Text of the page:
Advanced Search
MyIDEAS: Login to save this article or follow this journal

The efficient side of progressive income taxation

Contents:

Author Info

  • Corneo, Giacomo

Abstract

This paper examines the allocative implications of progressive income taxation when individuals care about their relative income. It shows that tax progressivity might improve efficiency, and the more so in egalitarian economies. Introducing a progressive income tax can yield a Pareto improvement if pre-tax income is evenly distributed. Implementing undistorted choices of working hours requires a progressive tax schedule, and the optimal degree of progressivity decreases with pre-tax income inequality.

(This abstract was borrowed from another version of this item.)

Download Info

If you experience problems downloading a file, check if you have the proper application to view it first. In case of further problems read the IDEAS help page. Note that these files are not on the IDEAS site. Please be patient as the files may be large.
File URL: http://www.sciencedirect.com/science/article/B6V64-4607CFK-9/2/239b0f1e5a617221f809f9375fa7a145
Download Restriction: Full text for ScienceDirect subscribers only

As the access to this document is restricted, you may want to look for a different version under "Related research" (further below) or search for a different version of it.

Bibliographic Info

Article provided by Elsevier in its journal European Economic Review.

Volume (Year): 46 (2002)
Issue (Month): 7 (July)
Pages: 1359-1368

as in new window
Handle: RePEc:eee:eecrev:v:46:y:2002:i:7:p:1359-1368

Contact details of provider:
Web page: http://www.elsevier.com/locate/eer

Related research

Keywords:

Other versions of this item:

References

References listed on IDEAS
Please report citation or reference errors to , or , if you are the registered author of the cited work, log in to your RePEc Author Service profile, click on "citations" and make appropriate adjustments.:
as in new window
  1. Cole, Harold L & Mailath, George J & Postlewaite, Andrew, 1992. "Social Norms, Savings Behavior, and Growth," Journal of Political Economy, University of Chicago Press, University of Chicago Press, vol. 100(6), pages 1092-1125, December.
  2. Andrew E. Clark and Andrew J. Oswald, . "Satisfaction and Comparison Income," Economics Discussion Papers, University of Essex, Department of Economics 419, University of Essex, Department of Economics.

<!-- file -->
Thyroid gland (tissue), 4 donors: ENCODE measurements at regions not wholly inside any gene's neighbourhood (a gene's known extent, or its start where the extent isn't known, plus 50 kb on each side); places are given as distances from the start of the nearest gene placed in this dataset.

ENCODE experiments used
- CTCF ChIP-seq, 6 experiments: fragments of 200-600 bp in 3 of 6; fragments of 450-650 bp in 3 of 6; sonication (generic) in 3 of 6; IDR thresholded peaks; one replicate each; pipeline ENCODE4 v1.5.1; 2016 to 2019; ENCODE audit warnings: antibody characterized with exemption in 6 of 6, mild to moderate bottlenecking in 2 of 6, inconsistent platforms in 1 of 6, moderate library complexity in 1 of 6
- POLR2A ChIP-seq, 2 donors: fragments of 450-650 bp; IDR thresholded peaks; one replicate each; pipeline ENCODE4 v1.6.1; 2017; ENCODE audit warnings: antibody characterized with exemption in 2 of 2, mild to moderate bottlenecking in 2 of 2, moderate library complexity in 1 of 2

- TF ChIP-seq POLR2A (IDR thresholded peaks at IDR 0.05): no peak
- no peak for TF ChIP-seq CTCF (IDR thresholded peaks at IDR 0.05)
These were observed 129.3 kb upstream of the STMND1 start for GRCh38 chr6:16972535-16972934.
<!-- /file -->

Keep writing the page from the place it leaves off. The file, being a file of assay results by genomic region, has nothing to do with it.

3. Oswald, Andrew J., 1983. "Altruism, jealousy and the theory of optimal non-linear taxation," Journal of Public Economics, Elsevier, Elsevier, vol. 20(1), pages 77-87, February.
  4. Boskin, Michael J & Sheshinski, Eytan, 1978. "Optimal Redistributive Taxation when Individual Welfare Depends upon Relative Income," The Quarterly Journal of Economics, MIT Press, MIT Press, vol. 92(4), pages 589-601, November.
  5. David Neumark & Andrew Postlewaite, 1995. "Relative Income Concerns and the Rise in Married Women's Employment," NBER Working Papers 5044, National Bureau of Economic Research, Inc.
  6. Ireland, Norman J., 1998. "Status-seeking, income taxation and efficiency," Journal of Public Economics, Elsevier, Elsevier, vol. 70(1), pages 99-113, October.
  7. Perotti, Roberto, 1996. " Growth, Income Distribution, and Democracy: What the Data Say," Journal of Economic Growth, Springer, Springer, vol. 1(2), pages 149-87, June.
  8. Woittiez, I. & Kapteyn, A., 1997. "Social interactions and habit formation in a model of female labor supply," Discussion Paper, Tilburg University, Center for Economic Research 1997-41, Tilburg University, Center for Economic Research.
  9. Jakobsson, Ulf, 1976. "On the measurement of the degree of progression," Journal of Public Economics, Elsevier, Elsevier, vol. 5(1-2), pages 161-168.
  10. Persson, Mats, 1995. " Why Are Taxes So High in Egalitarian Societies?," Scandinavian Journal of Economics, Wiley Blackwell, Wiley Blackwell, vol. 97(4), pages 569-80, December.
  11. Lindert, Peter H., 1996. "What Limits Social Spending?," Explorations in Economic History, Elsevier, Elsevier, vol. 33(1), pages 1-34, January.
Full references (including those not matched with items on IDEAS)

Citations

Citations are extracted by the CitEc Project, subscribe to its RSS feed for this item.
as in new window

Cited by:
This item has more than 25 citations. To prevent cluttering this page, these citations are listed on a separate page.

Lists

This item is not listed on Wikipedia, on a reading list or among the top items on IDEAS.

Statistics

Access and download statistics

Corrections

When requesting a correction, please mention this item's handle: RePEc:eee:eecrev:v:46:y:2002:i:7:p:1359-1368. See general information about how to correct material in RePEc.

For technical questions regarding this item, or to correct its authors, title, abstract, bibliographic or download information, contact: (Zhang, Lei).

If you have authored this item and are not yet registered with RePEc, we encourage you to do it here. This allows to link your profile to this item. It also allows you to accept potential citations to this item that we are uncertain about.

If references are entirely missing, you can add them using this form.

If the full references list an item that is present in RePEc, but the system did not link to it, you can help with this form.

If you know of missing items citing this one, you can help us creating those links by adding the relevant references in the same way as above, for each refering item. If you are a registered author of this item, you may also want to check the "citations" tab in your profile, as there may be some citations waiting for confirmation.

Please note that corrections may take a couple of weeks to filter through the various RePEc services.